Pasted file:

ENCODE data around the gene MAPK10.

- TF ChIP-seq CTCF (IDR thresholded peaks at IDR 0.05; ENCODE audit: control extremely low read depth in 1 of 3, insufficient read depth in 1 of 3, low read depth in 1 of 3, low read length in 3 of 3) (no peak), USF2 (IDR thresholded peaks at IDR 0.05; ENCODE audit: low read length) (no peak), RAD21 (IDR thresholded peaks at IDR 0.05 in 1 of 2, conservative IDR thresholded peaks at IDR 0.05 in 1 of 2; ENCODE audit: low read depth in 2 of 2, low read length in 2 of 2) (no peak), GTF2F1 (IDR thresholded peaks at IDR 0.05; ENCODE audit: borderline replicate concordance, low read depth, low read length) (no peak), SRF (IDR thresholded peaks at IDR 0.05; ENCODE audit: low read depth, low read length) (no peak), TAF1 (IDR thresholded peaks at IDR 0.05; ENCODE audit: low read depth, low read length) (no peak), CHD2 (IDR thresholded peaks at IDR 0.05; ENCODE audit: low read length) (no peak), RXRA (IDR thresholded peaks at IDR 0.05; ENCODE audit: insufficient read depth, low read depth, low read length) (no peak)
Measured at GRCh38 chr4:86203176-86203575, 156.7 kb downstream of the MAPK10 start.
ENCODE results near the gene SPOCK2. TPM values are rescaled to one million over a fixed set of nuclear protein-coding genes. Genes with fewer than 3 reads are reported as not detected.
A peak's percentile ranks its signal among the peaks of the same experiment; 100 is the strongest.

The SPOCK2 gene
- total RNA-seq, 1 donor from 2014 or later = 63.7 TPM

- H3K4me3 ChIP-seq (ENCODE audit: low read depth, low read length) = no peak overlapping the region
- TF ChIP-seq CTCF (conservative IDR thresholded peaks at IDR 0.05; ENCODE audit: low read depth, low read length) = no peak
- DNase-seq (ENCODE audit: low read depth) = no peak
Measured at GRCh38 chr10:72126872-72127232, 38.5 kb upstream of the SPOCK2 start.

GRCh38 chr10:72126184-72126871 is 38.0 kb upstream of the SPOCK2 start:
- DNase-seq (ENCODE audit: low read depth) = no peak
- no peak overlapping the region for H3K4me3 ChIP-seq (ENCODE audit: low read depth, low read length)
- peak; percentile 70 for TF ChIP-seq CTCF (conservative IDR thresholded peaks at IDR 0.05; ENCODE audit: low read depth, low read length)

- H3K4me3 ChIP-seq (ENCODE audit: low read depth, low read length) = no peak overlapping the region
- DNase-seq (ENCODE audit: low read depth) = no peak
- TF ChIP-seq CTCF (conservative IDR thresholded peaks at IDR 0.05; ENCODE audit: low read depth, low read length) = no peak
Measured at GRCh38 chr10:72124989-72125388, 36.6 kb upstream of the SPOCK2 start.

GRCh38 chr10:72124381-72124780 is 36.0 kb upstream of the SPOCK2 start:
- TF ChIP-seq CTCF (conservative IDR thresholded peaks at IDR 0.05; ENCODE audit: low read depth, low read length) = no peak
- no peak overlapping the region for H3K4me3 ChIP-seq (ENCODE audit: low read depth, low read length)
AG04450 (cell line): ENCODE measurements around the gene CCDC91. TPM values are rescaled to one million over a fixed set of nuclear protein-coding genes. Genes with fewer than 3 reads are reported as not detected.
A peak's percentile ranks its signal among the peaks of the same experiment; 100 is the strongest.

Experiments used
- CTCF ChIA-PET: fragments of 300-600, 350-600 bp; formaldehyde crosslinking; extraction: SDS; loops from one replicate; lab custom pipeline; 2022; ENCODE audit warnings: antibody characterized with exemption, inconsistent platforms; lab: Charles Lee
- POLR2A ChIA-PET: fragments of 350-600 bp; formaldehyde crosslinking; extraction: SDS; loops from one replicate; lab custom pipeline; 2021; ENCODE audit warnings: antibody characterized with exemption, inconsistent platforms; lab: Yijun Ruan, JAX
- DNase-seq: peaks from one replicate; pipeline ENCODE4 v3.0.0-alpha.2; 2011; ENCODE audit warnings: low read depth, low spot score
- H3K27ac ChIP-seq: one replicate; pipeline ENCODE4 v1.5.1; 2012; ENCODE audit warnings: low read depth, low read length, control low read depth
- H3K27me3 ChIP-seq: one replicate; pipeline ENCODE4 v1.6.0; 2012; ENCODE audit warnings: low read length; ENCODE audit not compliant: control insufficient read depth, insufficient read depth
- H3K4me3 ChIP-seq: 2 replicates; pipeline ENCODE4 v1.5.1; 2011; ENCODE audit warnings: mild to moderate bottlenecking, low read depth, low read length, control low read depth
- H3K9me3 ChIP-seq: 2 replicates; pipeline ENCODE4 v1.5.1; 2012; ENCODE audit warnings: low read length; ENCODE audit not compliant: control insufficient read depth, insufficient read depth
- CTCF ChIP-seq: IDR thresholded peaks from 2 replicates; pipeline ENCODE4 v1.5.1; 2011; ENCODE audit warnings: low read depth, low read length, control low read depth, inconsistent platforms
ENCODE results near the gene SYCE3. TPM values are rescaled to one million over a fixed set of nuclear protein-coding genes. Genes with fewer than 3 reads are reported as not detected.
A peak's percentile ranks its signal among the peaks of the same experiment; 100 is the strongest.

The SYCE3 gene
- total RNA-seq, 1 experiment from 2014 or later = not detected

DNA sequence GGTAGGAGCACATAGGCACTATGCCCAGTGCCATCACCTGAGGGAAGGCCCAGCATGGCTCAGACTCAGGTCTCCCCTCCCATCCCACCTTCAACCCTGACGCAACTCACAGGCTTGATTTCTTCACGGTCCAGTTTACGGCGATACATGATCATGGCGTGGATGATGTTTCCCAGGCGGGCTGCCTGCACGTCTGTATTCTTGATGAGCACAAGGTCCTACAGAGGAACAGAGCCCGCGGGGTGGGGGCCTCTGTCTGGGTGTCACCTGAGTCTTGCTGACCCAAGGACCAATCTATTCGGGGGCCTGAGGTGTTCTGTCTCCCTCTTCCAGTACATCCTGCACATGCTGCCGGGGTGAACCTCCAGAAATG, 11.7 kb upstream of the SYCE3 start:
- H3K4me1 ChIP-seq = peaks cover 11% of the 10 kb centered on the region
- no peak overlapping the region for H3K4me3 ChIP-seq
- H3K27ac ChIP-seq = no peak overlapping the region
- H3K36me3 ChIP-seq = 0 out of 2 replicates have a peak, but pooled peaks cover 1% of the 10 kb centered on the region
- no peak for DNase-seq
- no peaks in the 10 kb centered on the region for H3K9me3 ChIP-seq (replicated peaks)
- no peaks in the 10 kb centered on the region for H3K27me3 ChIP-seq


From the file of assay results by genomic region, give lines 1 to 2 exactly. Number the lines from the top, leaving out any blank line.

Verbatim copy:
ENCODE data around the gene MAPK10.

- TF ChIP-seq CTCF (IDR thresholded peaks at IDR 0.05; ENCODE audit: control extremely low read depth in 1 of 3, insufficient read depth in 1 of 3, low read depth in 1 of 3, low read length in 3 of 3) (no peak), USF2 (IDR thresholded peaks at IDR 0.05; ENCODE audit: low read length) (no peak), RAD21 (IDR thresholded peaks at IDR 0.05 in 1 of 2, conservative IDR thresholded peaks at IDR 0.05 in 1 of 2; ENCODE audit: low read depth in 2 of 2, low read length in 2 of 2) (no peak), GTF2F1 (IDR thresholded peaks at IDR 0.05; ENCODE audit: borderline replicate concordance, low read depth, low read length) (no peak), SRF (IDR thresholded peaks at IDR 0.05; ENCODE audit: low read depth, low read length) (no peak), TAF1 (IDR thresholded peaks at IDR 0.05; ENCODE audit: low read depth, low read length) (no peak), CHD2 (IDR thresholded peaks at IDR 0.05; ENCODE audit: low read length) (no peak), RXRA (IDR thresholded peaks at IDR 0.05; ENCODE audit: insufficient read depth, low read depth, low read length) (no peak)